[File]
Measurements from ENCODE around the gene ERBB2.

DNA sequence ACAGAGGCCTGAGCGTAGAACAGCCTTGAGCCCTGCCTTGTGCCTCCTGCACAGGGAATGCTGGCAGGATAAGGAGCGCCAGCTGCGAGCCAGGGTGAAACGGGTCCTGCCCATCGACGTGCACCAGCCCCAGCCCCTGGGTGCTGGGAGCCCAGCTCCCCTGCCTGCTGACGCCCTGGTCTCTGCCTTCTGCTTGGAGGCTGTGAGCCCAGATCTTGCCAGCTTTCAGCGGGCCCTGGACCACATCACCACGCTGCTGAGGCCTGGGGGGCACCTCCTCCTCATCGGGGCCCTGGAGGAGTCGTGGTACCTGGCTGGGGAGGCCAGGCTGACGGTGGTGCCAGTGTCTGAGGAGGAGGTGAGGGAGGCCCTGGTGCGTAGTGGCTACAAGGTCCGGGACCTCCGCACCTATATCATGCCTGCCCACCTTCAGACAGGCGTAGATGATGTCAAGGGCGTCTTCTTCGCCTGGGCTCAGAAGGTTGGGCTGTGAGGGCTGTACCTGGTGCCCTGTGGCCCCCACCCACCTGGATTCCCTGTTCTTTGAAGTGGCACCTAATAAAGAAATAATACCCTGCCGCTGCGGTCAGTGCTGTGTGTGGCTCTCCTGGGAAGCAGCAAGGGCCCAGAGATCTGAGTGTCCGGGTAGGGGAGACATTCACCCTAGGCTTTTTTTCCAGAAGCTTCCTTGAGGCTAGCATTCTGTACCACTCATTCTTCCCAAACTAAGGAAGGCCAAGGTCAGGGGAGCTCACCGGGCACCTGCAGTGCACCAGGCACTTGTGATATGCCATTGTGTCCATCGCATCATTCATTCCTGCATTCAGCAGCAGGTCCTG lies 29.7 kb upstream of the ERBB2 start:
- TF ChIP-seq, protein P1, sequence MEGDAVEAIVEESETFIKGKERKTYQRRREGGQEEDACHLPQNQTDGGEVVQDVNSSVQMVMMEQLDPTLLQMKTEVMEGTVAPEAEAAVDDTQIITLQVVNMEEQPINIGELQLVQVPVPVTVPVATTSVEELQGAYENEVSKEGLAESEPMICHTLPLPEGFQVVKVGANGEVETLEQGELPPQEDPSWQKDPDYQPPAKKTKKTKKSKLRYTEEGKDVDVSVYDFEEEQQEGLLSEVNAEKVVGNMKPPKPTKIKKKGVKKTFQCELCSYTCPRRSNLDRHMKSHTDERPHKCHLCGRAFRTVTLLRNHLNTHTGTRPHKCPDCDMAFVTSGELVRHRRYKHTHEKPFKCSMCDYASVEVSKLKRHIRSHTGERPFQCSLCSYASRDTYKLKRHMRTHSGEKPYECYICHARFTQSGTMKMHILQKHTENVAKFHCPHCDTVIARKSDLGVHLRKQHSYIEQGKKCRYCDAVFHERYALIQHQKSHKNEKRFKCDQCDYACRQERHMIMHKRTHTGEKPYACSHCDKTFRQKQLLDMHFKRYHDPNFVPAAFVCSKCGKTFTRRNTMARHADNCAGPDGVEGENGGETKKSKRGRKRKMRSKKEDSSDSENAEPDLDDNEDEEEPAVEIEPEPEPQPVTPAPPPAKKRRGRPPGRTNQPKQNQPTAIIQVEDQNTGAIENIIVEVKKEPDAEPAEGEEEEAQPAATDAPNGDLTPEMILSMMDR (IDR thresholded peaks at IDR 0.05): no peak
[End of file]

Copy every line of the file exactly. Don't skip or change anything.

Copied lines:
Measurements from ENCODE around the gene ERBB2.

DNA sequence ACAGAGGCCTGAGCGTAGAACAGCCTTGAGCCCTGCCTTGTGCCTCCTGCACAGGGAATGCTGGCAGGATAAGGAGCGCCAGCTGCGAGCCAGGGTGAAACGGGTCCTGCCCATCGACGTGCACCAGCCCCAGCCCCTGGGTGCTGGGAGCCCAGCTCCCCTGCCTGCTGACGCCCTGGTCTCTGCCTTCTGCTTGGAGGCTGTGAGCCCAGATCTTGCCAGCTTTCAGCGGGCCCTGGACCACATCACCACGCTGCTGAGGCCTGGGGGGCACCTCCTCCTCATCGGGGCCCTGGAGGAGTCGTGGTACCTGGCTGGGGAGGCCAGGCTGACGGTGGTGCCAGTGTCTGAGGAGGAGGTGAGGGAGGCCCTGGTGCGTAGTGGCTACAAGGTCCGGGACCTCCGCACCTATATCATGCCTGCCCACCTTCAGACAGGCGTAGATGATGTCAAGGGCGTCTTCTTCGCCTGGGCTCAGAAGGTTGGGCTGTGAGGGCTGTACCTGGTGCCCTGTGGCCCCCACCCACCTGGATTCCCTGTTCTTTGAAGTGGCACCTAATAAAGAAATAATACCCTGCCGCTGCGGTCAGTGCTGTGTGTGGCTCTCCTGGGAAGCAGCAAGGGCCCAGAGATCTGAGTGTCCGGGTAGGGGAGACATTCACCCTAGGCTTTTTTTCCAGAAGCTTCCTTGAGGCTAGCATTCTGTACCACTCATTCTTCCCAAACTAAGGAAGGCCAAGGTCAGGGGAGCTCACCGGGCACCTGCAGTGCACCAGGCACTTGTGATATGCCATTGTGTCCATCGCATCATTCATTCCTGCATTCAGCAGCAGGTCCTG lies 29.7 kb upstream of the ERBB2 start:
- TF ChIP-seq, protein P1, sequence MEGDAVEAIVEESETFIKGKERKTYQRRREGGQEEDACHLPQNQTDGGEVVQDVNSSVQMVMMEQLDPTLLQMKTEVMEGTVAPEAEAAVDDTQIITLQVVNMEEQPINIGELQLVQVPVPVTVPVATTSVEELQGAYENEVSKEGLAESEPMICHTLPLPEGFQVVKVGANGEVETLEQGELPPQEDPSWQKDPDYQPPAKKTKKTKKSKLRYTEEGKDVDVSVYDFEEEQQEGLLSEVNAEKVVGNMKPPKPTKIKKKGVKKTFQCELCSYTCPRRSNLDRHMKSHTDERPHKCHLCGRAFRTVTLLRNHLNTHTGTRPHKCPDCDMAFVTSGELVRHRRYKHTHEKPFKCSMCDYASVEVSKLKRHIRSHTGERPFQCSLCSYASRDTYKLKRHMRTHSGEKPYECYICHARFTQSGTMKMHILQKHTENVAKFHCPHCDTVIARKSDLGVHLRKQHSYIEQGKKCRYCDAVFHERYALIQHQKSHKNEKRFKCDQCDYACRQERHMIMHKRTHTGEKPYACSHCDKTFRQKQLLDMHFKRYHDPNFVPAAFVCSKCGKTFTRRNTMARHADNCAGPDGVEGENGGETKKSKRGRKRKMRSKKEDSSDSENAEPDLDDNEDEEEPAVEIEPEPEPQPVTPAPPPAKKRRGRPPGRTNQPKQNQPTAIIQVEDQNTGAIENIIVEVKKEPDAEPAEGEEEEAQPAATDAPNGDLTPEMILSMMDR (IDR thresholded peaks at IDR 0.05): no peak